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From universalisation to relativism
David Bruce MacDonald

.25 While this was a positive aspect of his early childhood, this heroising of the victim becomes a worrying aspect of Jewish identity. In coming to terms with the rise of ‘negationism’ or Holocaust denial in France, Finkielkraut has severely criticised those who, in seeing Israel as a positive outcome of the Holocaust, ‘mitigate the genocide by looking for meaning to its absurdity and entertaining the notion that such an affront is reparable’.26 He criticises Zionists such as Gothelf, Herzog, and Jung, since for these people, ‘the existence of Israel gives a

in Balkan holocausts?
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Some philosophical obstacles and their resolution
David Heyd

10 11 12 13 10:35 AM Page 206 Education to toleration: some philosophical obstacles resolved lacking a principled value of tolerance – are willing to ‘tolerate’ the secular for their own theological reasons (such as the common ancestry and Jewish identity). This convergence is obviously contingent and hence not very stable, but it may prove to be of much pragmatic social and political value. For a sophisticated justification of toleration in utilitarian terms, see D. Lewis, ‘Mill and Milquetoast’, Australasian Journal of Philosophy, 67 (1989) 152–71. Lewis

in The culture of toleration in diverse societies
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Kevin Harrison and Tony Boyd

Jewish identity transcended national boundaries, and that Jews were prominent in both communism and capitalism, was another reason to fear and hate them. The leader and the elite All versions of fascism despise democracy and communism for their emphasis on equality. Fascists believe that inequality of individuals, as well as of peoples, is a plain fact of nature. Political systems should take account of

in Understanding political ideas and movements
Open Access (free)
Simon Mabon

differences became embedded within political institutions and society. Along with this, the dominance of Judaism, as both formal and normative structure, plays a prominent role in the regulation of life across the state, politically and culturally. Formal and normative structures have collapsed into one another, changing the characteristics of the Israeli state, where structural violence along Jewish lines becomes a defining part of relations between Jews and non-​Jewish identity groups across both Israel and the Palestinian territories. From the cradle to the grave and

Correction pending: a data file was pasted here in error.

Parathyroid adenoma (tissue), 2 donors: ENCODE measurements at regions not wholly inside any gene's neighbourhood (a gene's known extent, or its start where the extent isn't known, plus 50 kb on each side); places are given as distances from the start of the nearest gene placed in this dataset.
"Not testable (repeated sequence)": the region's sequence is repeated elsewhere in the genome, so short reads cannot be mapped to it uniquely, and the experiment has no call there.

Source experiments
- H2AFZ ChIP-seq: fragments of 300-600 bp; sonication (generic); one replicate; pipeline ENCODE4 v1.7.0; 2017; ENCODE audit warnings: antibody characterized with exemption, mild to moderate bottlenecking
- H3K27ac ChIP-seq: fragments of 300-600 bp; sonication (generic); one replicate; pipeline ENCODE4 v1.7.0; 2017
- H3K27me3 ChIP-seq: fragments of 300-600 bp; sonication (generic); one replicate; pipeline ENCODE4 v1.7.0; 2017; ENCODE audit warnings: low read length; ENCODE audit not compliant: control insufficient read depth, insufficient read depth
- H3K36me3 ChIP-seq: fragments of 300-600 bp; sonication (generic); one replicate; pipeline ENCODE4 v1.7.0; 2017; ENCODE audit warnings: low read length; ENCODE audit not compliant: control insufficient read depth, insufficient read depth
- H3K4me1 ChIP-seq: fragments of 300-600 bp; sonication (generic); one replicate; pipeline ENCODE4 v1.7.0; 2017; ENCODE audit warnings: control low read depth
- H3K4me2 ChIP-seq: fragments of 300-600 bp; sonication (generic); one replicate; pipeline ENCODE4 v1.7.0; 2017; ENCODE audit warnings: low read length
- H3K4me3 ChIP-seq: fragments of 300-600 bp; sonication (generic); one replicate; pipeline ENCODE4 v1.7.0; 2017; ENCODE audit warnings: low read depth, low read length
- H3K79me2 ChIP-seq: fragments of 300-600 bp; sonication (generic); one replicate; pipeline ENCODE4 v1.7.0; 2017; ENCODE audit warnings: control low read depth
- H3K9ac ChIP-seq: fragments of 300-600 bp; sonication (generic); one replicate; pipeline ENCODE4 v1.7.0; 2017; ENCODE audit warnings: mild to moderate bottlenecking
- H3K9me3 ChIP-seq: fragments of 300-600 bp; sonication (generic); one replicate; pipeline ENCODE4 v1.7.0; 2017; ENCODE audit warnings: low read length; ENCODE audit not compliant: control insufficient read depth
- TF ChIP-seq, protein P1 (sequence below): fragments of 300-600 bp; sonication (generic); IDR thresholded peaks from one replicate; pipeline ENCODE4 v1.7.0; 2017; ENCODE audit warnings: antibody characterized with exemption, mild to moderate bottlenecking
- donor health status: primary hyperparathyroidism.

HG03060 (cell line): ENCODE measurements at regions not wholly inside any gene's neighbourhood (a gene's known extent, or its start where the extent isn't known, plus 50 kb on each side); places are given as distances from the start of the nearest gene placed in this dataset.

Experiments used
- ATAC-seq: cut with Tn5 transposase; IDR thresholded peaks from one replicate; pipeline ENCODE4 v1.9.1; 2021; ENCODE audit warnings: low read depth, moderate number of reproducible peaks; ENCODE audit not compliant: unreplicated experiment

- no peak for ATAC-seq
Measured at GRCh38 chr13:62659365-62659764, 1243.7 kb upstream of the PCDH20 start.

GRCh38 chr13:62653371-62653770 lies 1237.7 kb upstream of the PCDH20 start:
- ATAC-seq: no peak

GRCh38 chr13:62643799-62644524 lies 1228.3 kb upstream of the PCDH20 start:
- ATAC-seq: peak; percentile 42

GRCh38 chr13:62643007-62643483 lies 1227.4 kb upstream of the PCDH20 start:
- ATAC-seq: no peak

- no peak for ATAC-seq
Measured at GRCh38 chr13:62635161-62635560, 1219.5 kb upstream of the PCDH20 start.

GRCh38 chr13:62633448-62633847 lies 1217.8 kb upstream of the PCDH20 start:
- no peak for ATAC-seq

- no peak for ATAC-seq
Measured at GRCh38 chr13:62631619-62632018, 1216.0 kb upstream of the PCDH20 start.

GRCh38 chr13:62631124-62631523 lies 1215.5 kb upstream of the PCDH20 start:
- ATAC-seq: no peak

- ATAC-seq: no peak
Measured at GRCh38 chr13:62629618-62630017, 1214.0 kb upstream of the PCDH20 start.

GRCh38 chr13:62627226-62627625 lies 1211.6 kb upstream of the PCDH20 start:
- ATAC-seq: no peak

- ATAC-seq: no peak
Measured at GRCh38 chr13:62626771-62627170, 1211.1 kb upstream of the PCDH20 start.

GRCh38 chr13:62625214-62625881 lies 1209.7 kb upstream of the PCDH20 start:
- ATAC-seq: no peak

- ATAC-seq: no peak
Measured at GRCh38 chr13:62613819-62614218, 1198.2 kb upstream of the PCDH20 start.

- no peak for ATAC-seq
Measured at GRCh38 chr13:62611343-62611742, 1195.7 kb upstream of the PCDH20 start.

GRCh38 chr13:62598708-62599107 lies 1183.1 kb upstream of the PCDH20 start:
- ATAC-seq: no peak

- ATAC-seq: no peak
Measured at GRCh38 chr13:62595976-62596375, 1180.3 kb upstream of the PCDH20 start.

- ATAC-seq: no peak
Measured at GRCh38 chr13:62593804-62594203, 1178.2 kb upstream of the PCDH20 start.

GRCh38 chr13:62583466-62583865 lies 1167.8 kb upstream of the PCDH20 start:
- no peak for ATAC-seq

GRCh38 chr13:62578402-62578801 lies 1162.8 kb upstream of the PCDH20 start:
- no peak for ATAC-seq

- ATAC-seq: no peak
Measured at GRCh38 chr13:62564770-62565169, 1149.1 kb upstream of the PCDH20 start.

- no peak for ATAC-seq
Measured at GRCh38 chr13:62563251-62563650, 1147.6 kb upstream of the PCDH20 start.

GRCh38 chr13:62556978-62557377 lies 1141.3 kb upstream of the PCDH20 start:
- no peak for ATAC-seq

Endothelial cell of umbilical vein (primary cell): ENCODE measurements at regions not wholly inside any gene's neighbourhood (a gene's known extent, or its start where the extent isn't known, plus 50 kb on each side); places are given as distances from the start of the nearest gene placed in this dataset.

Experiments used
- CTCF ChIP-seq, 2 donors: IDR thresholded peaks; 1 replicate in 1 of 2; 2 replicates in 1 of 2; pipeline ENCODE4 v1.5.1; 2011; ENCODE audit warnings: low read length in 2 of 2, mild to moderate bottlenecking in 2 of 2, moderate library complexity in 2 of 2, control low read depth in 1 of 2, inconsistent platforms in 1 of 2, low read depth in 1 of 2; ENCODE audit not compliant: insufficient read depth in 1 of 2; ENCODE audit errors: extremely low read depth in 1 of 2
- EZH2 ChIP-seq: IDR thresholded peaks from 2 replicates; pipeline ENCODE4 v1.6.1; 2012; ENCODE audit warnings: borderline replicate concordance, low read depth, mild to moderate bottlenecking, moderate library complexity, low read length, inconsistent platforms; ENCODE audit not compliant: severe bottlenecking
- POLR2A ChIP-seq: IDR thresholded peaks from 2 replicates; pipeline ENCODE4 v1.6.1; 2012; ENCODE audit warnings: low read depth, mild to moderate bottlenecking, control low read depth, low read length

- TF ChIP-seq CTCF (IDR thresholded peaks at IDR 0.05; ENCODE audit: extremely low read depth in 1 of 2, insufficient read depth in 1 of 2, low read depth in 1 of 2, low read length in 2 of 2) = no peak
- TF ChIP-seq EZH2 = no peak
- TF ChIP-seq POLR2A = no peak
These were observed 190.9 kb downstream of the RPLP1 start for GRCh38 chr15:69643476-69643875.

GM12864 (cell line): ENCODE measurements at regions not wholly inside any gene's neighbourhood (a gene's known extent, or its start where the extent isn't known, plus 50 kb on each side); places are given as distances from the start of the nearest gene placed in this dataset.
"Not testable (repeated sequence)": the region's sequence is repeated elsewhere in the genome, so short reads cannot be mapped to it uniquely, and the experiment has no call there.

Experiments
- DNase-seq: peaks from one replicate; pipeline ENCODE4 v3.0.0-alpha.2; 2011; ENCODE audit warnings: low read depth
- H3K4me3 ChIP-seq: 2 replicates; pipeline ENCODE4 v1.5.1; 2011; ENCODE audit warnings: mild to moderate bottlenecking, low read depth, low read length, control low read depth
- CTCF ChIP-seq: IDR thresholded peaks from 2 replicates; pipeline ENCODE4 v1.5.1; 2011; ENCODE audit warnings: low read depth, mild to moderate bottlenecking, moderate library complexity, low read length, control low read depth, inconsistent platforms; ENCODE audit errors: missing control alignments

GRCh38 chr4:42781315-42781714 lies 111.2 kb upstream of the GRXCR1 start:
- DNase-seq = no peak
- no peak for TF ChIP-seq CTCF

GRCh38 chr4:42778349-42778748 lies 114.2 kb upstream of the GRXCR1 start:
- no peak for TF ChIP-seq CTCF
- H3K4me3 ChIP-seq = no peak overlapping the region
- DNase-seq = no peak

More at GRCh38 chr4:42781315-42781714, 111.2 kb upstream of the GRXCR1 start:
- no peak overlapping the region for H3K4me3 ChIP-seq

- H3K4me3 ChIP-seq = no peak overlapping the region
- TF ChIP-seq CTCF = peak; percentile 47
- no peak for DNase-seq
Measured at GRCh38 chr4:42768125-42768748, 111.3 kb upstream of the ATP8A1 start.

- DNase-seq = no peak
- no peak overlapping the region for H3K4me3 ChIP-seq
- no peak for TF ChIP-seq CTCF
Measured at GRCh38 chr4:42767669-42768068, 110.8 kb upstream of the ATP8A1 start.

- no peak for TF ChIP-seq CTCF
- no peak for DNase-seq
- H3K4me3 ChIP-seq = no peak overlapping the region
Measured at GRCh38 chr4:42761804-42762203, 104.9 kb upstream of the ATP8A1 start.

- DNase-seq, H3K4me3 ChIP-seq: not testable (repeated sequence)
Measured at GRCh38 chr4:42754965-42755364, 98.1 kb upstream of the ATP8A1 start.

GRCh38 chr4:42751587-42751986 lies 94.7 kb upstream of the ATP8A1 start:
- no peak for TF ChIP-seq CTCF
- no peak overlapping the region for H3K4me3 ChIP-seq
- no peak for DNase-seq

in Houses built on sand
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Towards a teleological model of nationalism
David Bruce MacDonald

teleological model seeking, and then gaining, a homeland, one of the main features of Hebrew nationalism was the covenantal culture it created – a special relationship or series of agreements made between a people and their deity. Much of Zionism, and indeed nationalism in general, revolved around the concept of status reversal, or Covenant, the promise of deliverance in the midst of hardship. The Covenant was absolutely central to Jewish identity, in particular the concept of ‘chosenness’, according to the historian Donald Harman Akenson.6 The Zionist writer Martin Buber

in Balkan holocausts?
Open Access (free)
The ‘defending democracy’ in Israel – a framework of analysis
Ami Pedahzur

Zionist national movement which, like other national movements, worked to instil among its future citizens a (Jewish) national worldview. The values and principles of the Israeli ‘ethnic democracy’ are intended to perpetuate the Jewish community’s uniqueness, its legitimate control over the country and its role as a centralised state in charge of the education system and its various sectors. This approach laid the grounds for reinforcing Jewish identity among most pupils of the State’s schools and creating the affinity between the Jewish and Israeli national identity

in The Israeli response to Jewish extremism and violence
David Bruce MacDonald

, Serbia’s Secret War: Propaganda and the Deceit of History (College Station, TX: Texas A & M University Press, 1996) p. 117. 52 Ibid. p. 199. 53 Laslo Sekelj, ‘Antisemitism and Jewish Identity in Serbia After the 1991 Collapse of the Yugoslav State’, in Analysis of Current Trends in Antisemitism, 1997 acta no. 12 (Jerusalem: The Vidal Sassoon International Center for the Study of Antisemitism/ Hebrew University of Jerusalem, 1997) p. 1. 54 Florence Hamish Levinsohn, Belgrade: Among the Serbs (Chicago: Ivan R. Dee, 1994) p. 16. 55 Ibid. p. 251. 56 Quoted in Yelen

in Balkan holocausts?